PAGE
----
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Time for an update: I still use film, though. Not vast quantities, but I have a darkroom, and I'm not afraid to use it.

I enjoy every image I take: I hope you'll enjoy looking at them.
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12 Nov 2020 8:19AM   Views : 461 Unique : 301


Have you ever photographed a wedding? Well, thatís a loosely worded question: I mean, have you ever been responsible for the official picturesÖ A very different game!

Iíve done it a few times over the years, always for friends, usually friends who were a little bit short of cash. And itís been incredibly hard work every single time.

My best advice, if you donít suffer from fairly severe masochism is, very simply, donít. But failing that, if youíre trapped, or if you really want to start doing this regularly, here are a few tips.
Limit the list of formal pictures that you agree to take. Every setup involving more people than the bride, groom, bridesmaids and best man will take you five minutes to organise. If there are twelve groups to organise into position, thatís an hour. If theyíre late from the church, and the meal is in an hour, you have a problem, Houston.


You donít need lots of fancy gear. Make sure that you know exactly how to use everything you take with you, and have backups available. Yes Ė a second camera body. A second flashgun. A second standard lens, or something that doubles as one. This is not the day to try something new and creative: itís time to be boring and take pictures like a well-rehearsed stage farce, with everything working perfectly.

Do a recce of the church, and if possible attend the rehearsal. You can find out about possible angles, whether the vicar will allow you to take pictures during the service (some will not. Respect that. Youíre on her turf), and how to fit into the vestry for signing the register. Also do a recce of wherever you are going to shoot the groups (and you will want to shoot someone before you finish, I promise!) What will you do if it rains? What will you do if the sun is so bright that everyone screws up their eyes?


See if the bride and groom will nominate someone as your group helper: someone who knows all the aunties and uncles, and has the charm of a Graham Norton combined with the voice of a sergeant major. Good planning means that you wonít be responsible for every single thing that happens, in terms of it not happening if you donít specifically set it going. Thereís massive inertia in a big wedding party, and it gravitates to the barÖ In between times, they can mind your camera bag.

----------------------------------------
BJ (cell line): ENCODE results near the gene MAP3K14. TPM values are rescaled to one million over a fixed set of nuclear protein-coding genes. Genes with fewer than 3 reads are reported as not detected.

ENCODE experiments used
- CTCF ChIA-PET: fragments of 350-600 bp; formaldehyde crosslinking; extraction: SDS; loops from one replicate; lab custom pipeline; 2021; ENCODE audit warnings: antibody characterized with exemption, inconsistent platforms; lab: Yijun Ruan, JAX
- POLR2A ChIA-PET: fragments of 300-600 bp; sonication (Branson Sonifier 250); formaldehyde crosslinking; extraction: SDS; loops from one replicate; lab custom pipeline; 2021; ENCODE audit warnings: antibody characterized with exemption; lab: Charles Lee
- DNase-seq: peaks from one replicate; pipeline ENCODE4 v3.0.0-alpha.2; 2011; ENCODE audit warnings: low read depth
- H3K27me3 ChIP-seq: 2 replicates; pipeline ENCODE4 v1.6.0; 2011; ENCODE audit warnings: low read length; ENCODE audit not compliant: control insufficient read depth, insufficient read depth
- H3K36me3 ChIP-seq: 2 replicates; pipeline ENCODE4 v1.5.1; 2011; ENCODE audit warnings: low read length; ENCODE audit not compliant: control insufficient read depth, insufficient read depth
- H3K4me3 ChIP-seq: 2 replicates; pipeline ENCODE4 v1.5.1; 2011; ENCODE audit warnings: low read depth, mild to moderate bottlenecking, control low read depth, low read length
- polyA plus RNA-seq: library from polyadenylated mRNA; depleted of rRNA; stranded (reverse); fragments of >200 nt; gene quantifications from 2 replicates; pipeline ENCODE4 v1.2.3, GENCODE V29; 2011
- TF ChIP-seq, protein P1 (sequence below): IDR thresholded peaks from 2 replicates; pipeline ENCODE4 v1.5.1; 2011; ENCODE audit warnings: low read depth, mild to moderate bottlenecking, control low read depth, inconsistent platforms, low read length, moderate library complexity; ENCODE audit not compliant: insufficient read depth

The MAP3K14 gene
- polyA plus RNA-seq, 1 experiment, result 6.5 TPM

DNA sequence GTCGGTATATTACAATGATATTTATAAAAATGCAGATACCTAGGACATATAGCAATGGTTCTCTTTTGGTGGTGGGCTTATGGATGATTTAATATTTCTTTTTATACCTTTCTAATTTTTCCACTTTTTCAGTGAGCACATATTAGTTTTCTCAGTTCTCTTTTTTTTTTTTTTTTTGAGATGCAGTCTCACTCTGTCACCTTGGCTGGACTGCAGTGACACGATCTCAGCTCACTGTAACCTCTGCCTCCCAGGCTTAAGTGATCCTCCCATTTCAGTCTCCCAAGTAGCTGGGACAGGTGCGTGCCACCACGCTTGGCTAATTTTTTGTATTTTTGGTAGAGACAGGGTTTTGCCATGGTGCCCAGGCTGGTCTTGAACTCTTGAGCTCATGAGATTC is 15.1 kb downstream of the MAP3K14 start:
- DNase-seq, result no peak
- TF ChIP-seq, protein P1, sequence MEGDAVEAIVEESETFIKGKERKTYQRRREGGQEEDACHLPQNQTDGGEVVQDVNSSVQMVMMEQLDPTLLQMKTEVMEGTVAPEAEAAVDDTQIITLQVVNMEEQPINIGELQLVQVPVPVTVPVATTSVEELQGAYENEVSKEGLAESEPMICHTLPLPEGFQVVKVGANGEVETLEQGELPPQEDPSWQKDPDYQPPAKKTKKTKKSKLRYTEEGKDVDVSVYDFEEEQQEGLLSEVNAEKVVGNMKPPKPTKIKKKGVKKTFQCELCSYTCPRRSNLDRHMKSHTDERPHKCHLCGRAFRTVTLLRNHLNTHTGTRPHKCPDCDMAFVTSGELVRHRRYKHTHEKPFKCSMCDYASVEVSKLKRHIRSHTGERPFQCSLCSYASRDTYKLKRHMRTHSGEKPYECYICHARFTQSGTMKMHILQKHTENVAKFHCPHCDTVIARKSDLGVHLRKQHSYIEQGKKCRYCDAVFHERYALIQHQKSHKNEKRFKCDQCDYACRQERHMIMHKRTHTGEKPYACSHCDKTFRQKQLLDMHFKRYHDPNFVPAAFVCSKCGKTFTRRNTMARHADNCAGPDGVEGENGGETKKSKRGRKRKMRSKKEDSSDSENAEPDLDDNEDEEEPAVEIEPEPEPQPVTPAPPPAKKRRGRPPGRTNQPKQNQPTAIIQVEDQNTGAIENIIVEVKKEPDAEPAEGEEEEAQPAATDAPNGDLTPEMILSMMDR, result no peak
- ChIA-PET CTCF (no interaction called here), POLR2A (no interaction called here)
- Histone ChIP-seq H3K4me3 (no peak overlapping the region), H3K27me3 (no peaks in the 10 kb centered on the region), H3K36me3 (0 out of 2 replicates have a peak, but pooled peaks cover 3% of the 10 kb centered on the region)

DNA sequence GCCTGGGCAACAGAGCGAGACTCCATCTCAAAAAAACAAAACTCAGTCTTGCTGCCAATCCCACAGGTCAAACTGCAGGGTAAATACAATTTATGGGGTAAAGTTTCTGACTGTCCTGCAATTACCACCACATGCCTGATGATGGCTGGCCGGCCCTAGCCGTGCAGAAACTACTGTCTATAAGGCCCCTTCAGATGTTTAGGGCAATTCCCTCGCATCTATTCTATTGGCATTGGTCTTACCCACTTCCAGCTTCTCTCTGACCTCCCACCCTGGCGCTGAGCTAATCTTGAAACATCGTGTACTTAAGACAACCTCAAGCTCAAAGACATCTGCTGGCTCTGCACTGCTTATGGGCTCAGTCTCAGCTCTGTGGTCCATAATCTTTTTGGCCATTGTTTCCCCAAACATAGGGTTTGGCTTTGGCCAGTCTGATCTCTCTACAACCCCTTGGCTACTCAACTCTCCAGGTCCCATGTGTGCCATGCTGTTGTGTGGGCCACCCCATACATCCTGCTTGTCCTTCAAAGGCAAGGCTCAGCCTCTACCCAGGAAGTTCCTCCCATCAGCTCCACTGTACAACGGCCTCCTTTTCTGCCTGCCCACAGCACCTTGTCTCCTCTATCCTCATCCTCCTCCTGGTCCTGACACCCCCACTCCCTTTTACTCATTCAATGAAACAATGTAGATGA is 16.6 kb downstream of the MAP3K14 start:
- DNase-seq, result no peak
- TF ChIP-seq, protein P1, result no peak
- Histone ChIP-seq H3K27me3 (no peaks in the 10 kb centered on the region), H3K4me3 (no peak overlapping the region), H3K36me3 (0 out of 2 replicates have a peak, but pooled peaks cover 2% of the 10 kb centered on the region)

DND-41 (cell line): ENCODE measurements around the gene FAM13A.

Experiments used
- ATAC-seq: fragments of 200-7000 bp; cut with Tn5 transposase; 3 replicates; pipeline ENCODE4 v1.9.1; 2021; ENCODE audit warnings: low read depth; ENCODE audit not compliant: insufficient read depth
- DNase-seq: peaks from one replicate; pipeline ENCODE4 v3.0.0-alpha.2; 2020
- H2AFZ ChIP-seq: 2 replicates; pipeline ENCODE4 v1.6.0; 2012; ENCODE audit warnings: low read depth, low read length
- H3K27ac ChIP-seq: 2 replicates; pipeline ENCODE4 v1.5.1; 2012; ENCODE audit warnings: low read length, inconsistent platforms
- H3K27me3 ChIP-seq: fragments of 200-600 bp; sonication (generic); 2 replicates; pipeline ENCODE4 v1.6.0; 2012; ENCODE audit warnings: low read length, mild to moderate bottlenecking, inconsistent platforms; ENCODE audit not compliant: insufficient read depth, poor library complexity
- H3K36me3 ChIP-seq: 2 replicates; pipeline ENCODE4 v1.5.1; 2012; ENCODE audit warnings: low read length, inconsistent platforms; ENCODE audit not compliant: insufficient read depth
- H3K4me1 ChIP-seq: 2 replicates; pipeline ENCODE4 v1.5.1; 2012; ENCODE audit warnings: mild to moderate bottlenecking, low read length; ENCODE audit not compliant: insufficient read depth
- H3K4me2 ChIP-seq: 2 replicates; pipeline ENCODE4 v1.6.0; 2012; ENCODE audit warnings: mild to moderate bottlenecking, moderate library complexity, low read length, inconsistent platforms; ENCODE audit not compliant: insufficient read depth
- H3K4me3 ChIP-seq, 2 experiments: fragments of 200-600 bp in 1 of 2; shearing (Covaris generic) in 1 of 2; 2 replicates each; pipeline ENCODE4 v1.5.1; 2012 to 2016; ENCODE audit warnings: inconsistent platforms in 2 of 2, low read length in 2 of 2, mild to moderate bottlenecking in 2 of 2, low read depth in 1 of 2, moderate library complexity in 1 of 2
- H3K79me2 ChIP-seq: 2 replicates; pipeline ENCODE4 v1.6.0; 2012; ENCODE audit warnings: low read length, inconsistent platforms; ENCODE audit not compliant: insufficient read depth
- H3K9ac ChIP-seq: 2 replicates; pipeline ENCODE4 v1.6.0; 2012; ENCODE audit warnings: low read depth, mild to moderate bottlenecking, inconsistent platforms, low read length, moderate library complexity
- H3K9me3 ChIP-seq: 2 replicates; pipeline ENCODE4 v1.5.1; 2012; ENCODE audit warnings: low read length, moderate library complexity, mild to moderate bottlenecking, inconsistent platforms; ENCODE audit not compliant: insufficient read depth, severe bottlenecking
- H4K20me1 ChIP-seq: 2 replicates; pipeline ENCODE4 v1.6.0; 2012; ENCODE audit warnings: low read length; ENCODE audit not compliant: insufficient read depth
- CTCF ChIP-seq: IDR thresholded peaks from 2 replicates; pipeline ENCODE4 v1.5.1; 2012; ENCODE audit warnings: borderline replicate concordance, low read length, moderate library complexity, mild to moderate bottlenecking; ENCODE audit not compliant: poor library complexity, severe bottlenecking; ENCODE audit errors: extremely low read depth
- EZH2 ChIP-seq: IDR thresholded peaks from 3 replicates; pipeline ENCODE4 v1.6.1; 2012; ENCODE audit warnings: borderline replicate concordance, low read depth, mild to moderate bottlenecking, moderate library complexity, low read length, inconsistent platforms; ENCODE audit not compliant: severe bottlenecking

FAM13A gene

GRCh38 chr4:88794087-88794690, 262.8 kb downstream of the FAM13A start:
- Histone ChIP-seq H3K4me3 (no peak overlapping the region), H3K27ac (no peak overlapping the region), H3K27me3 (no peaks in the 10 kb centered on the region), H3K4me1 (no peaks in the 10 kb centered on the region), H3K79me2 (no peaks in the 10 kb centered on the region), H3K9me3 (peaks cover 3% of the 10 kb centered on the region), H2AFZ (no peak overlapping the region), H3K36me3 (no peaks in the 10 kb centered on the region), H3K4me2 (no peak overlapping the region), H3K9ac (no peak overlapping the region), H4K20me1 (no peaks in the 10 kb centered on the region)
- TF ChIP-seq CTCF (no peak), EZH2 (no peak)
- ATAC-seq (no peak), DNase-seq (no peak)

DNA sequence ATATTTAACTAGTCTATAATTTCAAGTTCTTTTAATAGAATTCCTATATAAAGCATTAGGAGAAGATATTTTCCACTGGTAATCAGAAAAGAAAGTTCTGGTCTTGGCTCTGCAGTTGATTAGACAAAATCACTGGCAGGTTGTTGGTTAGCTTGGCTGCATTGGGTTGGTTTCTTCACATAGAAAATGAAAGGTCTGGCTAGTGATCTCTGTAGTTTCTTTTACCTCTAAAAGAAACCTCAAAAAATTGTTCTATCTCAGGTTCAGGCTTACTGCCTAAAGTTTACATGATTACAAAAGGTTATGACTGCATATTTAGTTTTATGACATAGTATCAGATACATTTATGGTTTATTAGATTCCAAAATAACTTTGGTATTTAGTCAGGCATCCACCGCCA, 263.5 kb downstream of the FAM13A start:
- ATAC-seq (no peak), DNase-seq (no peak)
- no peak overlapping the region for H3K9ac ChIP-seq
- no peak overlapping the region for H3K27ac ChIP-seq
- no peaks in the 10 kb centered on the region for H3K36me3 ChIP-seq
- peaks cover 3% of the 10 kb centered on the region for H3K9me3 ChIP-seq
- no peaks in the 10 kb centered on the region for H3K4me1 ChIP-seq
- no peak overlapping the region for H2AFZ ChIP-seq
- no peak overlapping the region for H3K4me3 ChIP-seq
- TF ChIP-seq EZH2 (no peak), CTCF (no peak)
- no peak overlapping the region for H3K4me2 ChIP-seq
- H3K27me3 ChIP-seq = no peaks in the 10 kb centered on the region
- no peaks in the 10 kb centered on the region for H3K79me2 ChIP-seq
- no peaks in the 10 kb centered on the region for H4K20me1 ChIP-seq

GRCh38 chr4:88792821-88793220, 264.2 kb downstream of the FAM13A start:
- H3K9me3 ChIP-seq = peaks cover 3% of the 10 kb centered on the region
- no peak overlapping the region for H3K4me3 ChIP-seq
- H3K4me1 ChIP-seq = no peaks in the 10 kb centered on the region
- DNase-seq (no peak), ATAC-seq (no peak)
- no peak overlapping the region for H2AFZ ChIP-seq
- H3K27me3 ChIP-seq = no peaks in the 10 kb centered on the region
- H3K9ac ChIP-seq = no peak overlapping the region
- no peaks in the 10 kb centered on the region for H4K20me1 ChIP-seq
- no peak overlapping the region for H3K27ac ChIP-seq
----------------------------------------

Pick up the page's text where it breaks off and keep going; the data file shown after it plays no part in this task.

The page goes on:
High vantage points are always worth finding. You can see whatís going on, and also get an unusual shot or two. Get in among them, and try to get a casual shot of everybody there at some stage.
Shoot two frames of everything. Nookie Bear is a frequent attendee at weddings, especially later on in the evening at the reception.


Hitchhikerís Guide fan? Good. Donít panic!

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dudler Avatar
dudler Plus
20 2.1k 2048 England
12 Nov 2020 8:23AM
So, on the whole, I hope that you're deterred. And please make it clear to anyone you do promise to do pictures for that you are not liable for any failures, because you are not approaching the task as a professional.

I've said all of this for years, and it didn't stop my son being dragooned into service by two cousins (who were happy with the results), nor deter my daughter-in-law from going into it professionally...

Mrserenesunrise Avatar
12 Nov 2020 9:38AM
I have always been happy shooting people/models but I have never been interested in shooting weddings... many years ago I did shoot one ...for a friend...I didnít enjoy it at all....
Another interesting blog John.
altitude50 Avatar
altitude50 19 23.9k United Kingdom
12 Nov 2020 10:34AM
I have never wanted to photograph a wedding. I hardly ever photograph people apart from casual street photography. Having said that, when I was about 18 I was living at home with my parents and attended my lovely cousin's wedding and took a lot of b/w photos with my small 35mm camera (Vito B?!). A few days later the brides mother got in contact because the official photographer's photos were rubbish, could I help.